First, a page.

US consumer prices rose for the sixth month in a row in July, suggesting inflationary pressures are beginning to stabilise.
Figures from Labour Department today showed the consumer price index nudged up 0.1 per cent last month. This just missed economists' expectations for a 0.2 per cent rise.
At the same time, consumer prices rose 0.2 per cent on an annual basis, the second month of year-on-year gains. Core prices increased 1.8 per cent from the same time a year earlier. This was the fourth time in five months the 12-month change was 1.8 per cent.
US inflation has been abnormally low since global oil prices started to slide towards the middle of last year. However, today's data suggests it could be starting to firm again. Nevertheless, gains are likely to be muted thanks to a strong dollar, persistently low global oil prices and a weakening renminbi.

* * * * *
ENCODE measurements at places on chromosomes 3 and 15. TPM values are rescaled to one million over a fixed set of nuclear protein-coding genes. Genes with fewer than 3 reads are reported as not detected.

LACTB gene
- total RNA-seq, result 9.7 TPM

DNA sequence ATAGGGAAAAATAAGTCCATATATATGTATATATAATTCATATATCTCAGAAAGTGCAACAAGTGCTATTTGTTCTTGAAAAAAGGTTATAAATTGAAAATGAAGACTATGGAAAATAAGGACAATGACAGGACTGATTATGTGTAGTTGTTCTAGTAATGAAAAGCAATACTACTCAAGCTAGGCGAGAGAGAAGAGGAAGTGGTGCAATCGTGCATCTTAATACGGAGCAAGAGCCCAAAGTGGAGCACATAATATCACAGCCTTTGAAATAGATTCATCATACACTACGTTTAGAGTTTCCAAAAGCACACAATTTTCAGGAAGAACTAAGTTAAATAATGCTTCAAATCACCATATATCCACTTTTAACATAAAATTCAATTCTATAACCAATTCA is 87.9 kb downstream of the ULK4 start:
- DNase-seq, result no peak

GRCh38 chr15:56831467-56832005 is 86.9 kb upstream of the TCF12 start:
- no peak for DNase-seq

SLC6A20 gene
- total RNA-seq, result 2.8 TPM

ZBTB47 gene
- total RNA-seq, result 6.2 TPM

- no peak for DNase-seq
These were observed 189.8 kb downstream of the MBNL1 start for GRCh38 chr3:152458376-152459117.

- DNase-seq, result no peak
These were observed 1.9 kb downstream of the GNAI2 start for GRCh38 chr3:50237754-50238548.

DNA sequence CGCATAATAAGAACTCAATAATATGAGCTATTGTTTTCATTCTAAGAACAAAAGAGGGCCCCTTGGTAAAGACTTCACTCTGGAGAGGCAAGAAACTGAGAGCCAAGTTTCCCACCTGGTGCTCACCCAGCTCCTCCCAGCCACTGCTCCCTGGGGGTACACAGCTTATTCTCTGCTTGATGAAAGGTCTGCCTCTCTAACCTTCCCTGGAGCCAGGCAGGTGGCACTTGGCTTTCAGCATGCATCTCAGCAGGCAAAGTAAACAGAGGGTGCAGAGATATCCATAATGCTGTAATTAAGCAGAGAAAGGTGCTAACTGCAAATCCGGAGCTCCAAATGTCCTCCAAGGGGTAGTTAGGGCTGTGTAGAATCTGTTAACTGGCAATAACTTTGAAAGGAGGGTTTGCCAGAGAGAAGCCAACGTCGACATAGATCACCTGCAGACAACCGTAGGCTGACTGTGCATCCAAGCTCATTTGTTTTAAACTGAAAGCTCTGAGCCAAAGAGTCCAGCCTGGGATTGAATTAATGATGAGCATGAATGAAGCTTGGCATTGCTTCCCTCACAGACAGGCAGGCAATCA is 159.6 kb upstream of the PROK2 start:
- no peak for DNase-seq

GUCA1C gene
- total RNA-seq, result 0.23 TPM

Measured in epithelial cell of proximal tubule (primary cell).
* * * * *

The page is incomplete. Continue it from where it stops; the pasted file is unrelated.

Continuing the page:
Fed officials have previously said they could start to raise rates as early as September if the economy improves as expected. They've indicated that they don't need inflation to be higher before this, just an assurance it will return to the two per cent target.
Market attention now turns to the release of the US Federal Reserve's July interest rate meeting, due later today. Economists will be combing through for clues about whether the US is on course to raise rates for the first time since the financial crisis.